- 105 Temporary Learning Centers (TLC) have been supported by UNICEF, benefitting 10,500 children.
- 30 school structural assessment teams deployed throughout the affected districts.
- 1,142 teachers oriented on psychosocial support to children.
- Continued monitoring of child-friendly spaces in the Kathmandu Valley to identify additional support as needed.
- Agreement for an inter-sectoral rapid response mechanism with UNICEF and Plan International includes coverage of 50 TLCs through provision of key education supplies.
- National guidelines on use of schools as shelter during emergencies prepared.
- 28 percent of $8 million worth of planned emergency education supplies ordered.
The Nutrition cluster was set up to assess the situation and respond to immediate needs. Based on assessments, the cluster focused its efforts on protecting and supporting breastfeeding, impeding the arrival/use of unsolicited donations of breast milk substitutes, promoting life-saving feeding practices for infants and young children, improving the quality of complementary foods for children under-two, distributing supplements of essential micronutrients to children, pregnant women and breastfeeding mothers, and preventing and treating severe acute malnutrition.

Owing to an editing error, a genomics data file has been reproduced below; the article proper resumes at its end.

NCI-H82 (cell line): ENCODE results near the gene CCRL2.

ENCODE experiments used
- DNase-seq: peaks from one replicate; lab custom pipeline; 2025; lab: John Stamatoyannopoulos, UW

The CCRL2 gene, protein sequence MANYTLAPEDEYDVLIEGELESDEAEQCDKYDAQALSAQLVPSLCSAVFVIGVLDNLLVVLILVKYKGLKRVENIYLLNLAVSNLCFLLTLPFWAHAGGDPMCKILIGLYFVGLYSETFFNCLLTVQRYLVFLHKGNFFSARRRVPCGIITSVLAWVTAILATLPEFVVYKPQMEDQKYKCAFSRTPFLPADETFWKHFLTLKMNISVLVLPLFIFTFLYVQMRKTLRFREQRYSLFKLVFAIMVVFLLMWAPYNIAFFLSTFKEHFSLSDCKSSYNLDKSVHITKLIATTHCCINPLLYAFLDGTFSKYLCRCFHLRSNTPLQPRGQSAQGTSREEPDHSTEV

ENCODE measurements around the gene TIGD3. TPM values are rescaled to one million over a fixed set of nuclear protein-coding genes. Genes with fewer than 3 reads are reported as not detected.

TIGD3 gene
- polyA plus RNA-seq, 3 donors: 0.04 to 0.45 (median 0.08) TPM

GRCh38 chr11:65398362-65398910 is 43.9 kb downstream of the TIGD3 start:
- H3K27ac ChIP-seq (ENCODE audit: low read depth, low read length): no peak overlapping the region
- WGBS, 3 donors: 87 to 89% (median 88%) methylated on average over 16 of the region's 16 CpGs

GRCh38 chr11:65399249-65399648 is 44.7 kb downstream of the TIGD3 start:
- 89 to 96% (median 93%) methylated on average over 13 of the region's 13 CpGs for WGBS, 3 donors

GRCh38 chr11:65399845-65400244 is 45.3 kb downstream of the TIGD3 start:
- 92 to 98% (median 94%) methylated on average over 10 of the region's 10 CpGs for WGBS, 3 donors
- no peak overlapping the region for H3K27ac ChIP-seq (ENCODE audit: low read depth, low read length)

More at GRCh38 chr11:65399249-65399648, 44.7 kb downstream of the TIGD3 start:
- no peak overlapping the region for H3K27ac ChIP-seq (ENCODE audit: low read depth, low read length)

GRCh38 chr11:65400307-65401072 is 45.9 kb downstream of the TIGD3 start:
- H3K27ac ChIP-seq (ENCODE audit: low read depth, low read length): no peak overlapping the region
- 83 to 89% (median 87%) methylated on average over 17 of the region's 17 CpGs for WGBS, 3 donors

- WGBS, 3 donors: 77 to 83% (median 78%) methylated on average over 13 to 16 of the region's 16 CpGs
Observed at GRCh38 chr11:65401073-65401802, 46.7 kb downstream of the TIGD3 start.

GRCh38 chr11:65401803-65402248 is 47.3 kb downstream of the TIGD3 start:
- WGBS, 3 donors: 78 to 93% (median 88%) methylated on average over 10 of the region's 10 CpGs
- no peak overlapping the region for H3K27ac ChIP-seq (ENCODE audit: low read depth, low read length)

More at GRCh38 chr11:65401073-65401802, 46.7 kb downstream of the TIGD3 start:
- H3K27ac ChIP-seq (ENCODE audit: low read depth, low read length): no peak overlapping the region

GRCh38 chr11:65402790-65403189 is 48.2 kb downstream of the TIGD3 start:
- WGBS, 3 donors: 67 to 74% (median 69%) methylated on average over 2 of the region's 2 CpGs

In the next few months, focus will shift towards ensuring that district level governments, communities and families can provide for the long term nutritional needs of the most vulnerable children and women in the worst affected areas.
- Communication strategy on the benefits of breastfeeding and the risks of artificial feeding reaching 380,000 families with a child under two years of age.
- Multiple micronutrient powders and infant feeding counselling sessions to improve the quality of foods for 126,000 children 6-23 months old in 14 worst affected districts.
- Large scale community-based screening campaign to identify children with severe acute malnutrition in 14 worst affected districts.
- Ready to use therapeutic foods to treat over 3,000 children with severe acute malnutrition in 14 hard-hit districts.
- Essential supplies and anthropometric material to reach out to over 500,000 children under-5, pregnant women, and breastfeeding mothers for the initial three month response.
- Child Nutrition Week by mid-June to provide a package of 6 essential nutrition interventions - including vitamin A supplements and deworming prophylaxis - to over 350,000 children before the onset of the Monsoon rains.
The vision of the Child Protection sub- cluster response is to make sure vulnerable children do not fall victim to trafficking and violence, and that they properly recover from the emotional shock of the earthquake.